Sometimes usability doesn't have to be complicated. By recognizing convention, we can build consistent and easy to use interfaces.
In every state, in every city, at every intersection across America, stop lights are red. Red means stop. But what if a city planner thought, "Hey, red is boring and I think it's hard to see. Everyone does red. Our city is new, and different, and exciting. Let's do a different color. Let's go with purple." The results are obvious. People wouldn't know what the purple light meant. The city planner might then say, "Ah, we just need to label it STOP to teach them." Now we've moved from ambiguity to cognitive dissonance. Drivers know it's a signal that says STOP, and they'd probably STOP, but they'd have to think about why its not red because they've been trained by a thousand other stop lights that red means stop and stop is red.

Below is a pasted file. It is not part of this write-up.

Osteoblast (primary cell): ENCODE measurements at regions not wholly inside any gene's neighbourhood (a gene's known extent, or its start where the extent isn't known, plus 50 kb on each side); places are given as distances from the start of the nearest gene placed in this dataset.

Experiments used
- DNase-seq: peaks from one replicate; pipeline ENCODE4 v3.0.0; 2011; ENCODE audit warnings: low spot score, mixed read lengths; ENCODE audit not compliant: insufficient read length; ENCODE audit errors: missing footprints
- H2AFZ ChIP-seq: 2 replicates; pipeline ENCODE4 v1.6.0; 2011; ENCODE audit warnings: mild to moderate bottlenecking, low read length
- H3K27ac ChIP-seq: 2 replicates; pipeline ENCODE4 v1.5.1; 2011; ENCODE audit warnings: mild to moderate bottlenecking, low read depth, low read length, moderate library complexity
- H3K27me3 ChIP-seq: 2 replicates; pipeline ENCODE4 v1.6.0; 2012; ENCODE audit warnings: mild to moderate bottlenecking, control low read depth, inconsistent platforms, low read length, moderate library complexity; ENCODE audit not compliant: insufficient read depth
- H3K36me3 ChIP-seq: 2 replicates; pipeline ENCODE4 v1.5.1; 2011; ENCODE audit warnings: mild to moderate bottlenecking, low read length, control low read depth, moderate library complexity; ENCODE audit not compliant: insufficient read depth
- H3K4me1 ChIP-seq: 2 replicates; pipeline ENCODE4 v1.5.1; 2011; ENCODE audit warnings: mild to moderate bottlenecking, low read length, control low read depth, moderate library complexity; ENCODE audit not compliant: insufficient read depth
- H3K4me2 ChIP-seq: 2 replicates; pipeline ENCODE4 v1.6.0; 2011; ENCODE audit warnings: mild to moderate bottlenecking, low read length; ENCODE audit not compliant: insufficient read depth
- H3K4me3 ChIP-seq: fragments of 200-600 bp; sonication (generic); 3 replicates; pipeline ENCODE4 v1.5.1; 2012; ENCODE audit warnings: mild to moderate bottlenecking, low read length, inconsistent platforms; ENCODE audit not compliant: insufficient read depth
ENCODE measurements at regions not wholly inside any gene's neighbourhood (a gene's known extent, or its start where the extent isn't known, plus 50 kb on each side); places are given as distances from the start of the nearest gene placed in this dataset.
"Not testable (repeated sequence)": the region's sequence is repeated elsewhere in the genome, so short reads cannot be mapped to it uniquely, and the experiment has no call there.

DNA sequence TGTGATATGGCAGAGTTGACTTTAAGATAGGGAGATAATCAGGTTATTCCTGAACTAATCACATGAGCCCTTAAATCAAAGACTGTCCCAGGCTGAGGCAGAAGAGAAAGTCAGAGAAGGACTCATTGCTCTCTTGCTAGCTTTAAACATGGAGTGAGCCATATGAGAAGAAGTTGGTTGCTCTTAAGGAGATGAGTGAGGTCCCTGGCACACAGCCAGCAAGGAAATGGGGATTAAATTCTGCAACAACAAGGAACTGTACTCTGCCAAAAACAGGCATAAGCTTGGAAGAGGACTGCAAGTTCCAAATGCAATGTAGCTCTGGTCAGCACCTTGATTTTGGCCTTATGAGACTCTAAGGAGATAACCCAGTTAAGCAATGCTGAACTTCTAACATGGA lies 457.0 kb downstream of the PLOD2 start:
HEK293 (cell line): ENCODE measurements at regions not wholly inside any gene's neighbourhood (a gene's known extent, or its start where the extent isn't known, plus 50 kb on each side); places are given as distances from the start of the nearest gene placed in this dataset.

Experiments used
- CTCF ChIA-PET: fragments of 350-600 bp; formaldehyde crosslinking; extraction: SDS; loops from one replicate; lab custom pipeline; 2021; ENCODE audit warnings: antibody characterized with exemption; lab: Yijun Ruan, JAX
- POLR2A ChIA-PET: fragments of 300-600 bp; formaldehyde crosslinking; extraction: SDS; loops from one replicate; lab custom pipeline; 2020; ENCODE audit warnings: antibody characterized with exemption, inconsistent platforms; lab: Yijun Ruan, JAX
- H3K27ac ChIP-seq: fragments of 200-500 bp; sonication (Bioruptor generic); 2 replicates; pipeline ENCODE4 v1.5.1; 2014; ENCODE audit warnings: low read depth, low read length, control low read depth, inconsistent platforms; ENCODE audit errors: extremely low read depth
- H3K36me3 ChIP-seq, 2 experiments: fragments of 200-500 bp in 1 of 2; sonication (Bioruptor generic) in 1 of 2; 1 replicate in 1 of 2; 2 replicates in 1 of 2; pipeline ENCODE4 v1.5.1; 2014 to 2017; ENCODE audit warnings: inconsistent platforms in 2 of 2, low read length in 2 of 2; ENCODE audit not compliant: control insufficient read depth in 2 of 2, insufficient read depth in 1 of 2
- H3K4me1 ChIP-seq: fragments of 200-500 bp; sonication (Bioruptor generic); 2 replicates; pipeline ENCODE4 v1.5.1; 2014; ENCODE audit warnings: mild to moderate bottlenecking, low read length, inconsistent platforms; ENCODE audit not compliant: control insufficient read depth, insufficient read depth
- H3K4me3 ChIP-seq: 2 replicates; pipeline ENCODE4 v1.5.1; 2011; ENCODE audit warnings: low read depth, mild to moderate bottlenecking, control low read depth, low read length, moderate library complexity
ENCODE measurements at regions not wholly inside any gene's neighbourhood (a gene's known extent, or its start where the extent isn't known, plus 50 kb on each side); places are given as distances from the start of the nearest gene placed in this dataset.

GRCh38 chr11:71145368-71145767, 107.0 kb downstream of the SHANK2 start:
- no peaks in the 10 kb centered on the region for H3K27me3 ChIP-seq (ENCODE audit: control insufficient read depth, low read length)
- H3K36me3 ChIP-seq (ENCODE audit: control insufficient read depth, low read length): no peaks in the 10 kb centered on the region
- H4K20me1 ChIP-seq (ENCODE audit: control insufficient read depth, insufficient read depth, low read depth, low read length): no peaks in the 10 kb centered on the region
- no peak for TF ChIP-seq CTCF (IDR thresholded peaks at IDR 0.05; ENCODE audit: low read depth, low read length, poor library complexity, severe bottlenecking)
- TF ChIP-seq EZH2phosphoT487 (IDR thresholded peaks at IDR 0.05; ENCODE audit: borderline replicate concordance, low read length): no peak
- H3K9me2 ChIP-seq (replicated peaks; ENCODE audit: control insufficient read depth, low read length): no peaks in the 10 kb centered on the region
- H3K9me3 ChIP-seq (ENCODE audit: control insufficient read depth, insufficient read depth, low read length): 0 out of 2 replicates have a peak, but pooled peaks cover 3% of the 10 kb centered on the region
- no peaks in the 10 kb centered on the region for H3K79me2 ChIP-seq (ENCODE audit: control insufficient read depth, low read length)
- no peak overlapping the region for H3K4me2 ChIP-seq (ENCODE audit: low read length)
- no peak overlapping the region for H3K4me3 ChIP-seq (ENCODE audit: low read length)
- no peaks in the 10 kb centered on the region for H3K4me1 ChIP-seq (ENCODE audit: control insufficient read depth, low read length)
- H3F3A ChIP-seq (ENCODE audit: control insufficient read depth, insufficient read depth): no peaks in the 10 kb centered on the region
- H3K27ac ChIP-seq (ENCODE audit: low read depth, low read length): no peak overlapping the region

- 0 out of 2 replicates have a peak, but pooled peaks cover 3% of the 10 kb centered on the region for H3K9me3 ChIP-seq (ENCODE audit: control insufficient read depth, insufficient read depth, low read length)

Consistency and convention are important elements of design. We can build on convention so that new visitors to a website can intuit how to use it and where to find what they're looking for. We can reinforce convention through consistency. By designing content templates instead of individual pages, we'll keep elements and layouts of a website similar, so that our returning visitors will recognize new content but it'll still feel familiar. Familiarity makes for happy customers.